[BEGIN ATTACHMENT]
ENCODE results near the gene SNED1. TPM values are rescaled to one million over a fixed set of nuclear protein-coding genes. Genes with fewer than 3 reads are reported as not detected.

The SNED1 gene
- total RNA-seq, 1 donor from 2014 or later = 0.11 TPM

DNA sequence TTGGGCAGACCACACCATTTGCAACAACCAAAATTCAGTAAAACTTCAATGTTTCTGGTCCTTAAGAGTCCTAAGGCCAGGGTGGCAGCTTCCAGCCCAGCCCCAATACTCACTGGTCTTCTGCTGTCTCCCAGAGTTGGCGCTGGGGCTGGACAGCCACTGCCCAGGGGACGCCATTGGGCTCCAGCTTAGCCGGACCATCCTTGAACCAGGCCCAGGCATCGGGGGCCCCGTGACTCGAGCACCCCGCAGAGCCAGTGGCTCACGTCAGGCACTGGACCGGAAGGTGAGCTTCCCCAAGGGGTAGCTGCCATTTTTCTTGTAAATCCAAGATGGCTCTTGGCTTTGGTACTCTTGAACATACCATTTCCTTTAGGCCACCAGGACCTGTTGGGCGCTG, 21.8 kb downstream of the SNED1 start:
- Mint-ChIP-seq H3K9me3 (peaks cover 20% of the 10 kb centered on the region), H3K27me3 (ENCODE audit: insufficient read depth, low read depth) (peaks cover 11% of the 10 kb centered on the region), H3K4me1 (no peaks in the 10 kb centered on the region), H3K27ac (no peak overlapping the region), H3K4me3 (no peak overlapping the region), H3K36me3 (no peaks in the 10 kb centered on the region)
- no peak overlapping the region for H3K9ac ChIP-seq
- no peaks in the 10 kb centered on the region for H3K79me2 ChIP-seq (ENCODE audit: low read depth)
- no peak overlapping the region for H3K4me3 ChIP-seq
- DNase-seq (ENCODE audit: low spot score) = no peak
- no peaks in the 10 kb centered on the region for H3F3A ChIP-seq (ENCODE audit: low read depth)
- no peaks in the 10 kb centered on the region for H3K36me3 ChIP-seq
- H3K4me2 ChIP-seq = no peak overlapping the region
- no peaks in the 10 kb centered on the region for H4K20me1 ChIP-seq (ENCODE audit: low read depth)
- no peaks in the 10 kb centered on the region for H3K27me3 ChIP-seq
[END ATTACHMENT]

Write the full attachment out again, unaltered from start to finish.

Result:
ENCODE results near the gene SNED1. TPM values are rescaled to one million over a fixed set of nuclear protein-coding genes. Genes with fewer than 3 reads are reported as not detected.

The SNED1 gene
- total RNA-seq, 1 donor from 2014 or later = 0.11 TPM

DNA sequence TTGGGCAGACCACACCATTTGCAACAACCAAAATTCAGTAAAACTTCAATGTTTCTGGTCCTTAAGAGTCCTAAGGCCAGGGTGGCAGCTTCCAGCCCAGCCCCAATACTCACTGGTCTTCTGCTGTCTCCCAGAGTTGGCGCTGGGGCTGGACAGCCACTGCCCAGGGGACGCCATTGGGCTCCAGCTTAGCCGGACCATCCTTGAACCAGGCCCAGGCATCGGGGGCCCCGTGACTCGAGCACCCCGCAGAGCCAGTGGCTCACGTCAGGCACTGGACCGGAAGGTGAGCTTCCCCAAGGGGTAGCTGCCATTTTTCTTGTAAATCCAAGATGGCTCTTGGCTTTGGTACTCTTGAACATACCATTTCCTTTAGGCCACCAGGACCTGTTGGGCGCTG, 21.8 kb downstream of the SNED1 start:
- Mint-ChIP-seq H3K9me3 (peaks cover 20% of the 10 kb centered on the region), H3K27me3 (ENCODE audit: insufficient read depth, low read depth) (peaks cover 11% of the 10 kb centered on the region), H3K4me1 (no peaks in the 10 kb centered on the region), H3K27ac (no peak overlapping the region), H3K4me3 (no peak overlapping the region), H3K36me3 (no peaks in the 10 kb centered on the region)
- no peak overlapping the region for H3K9ac ChIP-seq
- no peaks in the 10 kb centered on the region for H3K79me2 ChIP-seq (ENCODE audit: low read depth)
- no peak overlapping the region for H3K4me3 ChIP-seq
- DNase-seq (ENCODE audit: low spot score) = no peak
- no peaks in the 10 kb centered on the region for H3F3A ChIP-seq (ENCODE audit: low read depth)
- no peaks in the 10 kb centered on the region for H3K36me3 ChIP-seq
- H3K4me2 ChIP-seq = no peak overlapping the region
- no peaks in the 10 kb centered on the region for H4K20me1 ChIP-seq (ENCODE audit: low read depth)
- no peaks in the 10 kb centered on the region for H3K27me3 ChIP-seq